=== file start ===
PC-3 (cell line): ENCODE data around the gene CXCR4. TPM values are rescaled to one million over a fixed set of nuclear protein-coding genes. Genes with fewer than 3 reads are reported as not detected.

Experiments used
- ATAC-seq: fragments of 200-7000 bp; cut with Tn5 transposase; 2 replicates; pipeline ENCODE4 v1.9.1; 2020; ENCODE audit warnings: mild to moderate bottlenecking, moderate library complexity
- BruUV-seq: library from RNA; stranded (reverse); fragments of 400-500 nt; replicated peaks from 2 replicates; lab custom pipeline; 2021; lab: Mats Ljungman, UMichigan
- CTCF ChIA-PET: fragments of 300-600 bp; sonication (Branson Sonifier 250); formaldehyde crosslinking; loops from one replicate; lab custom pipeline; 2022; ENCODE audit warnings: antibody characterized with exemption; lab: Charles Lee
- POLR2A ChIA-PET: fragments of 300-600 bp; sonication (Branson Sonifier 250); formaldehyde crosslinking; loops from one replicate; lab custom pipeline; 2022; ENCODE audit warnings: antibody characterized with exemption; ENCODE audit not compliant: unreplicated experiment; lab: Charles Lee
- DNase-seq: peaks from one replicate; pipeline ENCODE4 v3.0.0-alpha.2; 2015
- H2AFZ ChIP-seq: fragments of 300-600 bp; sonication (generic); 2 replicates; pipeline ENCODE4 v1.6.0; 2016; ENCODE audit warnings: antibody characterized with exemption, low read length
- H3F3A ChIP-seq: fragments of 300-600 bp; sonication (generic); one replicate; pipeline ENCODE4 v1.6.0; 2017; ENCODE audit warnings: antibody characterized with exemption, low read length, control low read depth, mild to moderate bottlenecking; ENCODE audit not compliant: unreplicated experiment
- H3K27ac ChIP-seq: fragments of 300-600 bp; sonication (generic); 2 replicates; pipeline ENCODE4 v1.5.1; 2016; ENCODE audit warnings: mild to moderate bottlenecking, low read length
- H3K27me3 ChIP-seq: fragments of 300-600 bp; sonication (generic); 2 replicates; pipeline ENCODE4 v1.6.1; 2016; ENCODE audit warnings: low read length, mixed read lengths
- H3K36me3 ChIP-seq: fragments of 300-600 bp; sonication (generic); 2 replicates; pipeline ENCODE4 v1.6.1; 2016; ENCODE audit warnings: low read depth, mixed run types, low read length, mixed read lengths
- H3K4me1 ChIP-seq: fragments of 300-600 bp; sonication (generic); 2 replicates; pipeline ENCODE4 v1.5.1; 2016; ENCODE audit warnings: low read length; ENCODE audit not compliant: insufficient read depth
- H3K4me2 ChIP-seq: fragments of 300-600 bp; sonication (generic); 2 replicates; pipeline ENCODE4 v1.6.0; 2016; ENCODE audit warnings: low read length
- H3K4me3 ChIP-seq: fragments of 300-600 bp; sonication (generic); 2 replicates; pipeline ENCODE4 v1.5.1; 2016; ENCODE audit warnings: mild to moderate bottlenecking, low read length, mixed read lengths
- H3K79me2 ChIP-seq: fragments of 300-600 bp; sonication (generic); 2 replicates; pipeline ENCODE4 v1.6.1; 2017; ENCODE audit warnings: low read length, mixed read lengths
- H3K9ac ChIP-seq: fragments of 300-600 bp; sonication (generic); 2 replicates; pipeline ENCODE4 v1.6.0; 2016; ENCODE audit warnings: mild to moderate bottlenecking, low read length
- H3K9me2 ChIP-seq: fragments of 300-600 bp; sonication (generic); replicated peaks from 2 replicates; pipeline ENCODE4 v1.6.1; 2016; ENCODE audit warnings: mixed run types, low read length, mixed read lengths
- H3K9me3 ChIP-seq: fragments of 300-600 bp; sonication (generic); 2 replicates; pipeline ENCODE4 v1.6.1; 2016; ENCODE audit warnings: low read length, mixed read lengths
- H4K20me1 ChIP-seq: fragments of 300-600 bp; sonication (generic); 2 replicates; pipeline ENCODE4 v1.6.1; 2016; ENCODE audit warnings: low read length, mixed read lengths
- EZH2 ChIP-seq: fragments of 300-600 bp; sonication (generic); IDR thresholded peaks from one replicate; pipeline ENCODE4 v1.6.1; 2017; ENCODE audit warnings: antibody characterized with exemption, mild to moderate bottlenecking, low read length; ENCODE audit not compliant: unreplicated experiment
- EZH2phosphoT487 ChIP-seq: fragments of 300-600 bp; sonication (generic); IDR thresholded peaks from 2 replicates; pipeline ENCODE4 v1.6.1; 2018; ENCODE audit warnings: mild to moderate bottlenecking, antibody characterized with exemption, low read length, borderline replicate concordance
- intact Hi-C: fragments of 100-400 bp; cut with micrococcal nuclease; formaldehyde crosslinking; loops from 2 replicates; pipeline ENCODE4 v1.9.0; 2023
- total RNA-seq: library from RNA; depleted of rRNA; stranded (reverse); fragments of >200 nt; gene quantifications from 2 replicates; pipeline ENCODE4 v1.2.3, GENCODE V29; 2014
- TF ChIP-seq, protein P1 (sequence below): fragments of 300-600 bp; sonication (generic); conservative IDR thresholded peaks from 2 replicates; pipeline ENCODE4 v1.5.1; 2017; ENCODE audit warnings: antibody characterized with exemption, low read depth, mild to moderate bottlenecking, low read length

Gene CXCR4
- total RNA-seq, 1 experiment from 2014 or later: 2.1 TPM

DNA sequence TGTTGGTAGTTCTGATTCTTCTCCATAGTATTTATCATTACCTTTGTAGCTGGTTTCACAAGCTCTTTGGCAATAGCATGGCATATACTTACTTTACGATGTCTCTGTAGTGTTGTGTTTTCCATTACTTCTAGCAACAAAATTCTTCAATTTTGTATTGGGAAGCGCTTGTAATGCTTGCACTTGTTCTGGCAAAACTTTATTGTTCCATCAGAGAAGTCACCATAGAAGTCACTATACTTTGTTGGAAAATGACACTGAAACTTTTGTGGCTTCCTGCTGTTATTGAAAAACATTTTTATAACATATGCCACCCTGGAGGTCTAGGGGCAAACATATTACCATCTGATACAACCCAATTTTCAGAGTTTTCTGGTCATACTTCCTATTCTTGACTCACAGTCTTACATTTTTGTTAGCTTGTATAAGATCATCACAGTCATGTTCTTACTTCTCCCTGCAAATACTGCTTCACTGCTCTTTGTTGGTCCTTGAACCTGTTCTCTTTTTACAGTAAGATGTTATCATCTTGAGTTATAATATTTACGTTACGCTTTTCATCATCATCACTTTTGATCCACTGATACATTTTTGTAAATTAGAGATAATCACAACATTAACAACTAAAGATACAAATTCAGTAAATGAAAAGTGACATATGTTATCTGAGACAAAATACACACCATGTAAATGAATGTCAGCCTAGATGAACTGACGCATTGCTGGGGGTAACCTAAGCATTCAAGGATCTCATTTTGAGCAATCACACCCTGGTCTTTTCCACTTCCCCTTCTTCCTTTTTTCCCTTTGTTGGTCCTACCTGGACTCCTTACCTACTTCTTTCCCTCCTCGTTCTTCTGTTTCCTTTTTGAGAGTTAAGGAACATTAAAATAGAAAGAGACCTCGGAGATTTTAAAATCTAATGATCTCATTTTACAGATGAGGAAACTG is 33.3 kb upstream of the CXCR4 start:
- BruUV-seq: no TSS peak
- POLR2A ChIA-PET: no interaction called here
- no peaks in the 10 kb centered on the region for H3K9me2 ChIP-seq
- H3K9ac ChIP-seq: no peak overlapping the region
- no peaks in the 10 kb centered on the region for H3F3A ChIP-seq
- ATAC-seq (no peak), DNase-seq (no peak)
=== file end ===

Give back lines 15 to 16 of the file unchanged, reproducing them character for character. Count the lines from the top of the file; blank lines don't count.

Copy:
- H3K4me3 ChIP-seq: fragments of 300-600 bp; sonication (generic); 2 replicates; pipeline ENCODE4 v1.5.1; 2016; ENCODE audit warnings: mild to moderate bottlenecking, low read length, mixed read lengths
- H3K79me2 ChIP-seq: fragments of 300-600 bp; sonication (generic); 2 replicates; pipeline ENCODE4 v1.6.1; 2017; ENCODE audit warnings: low read length, mixed read lengths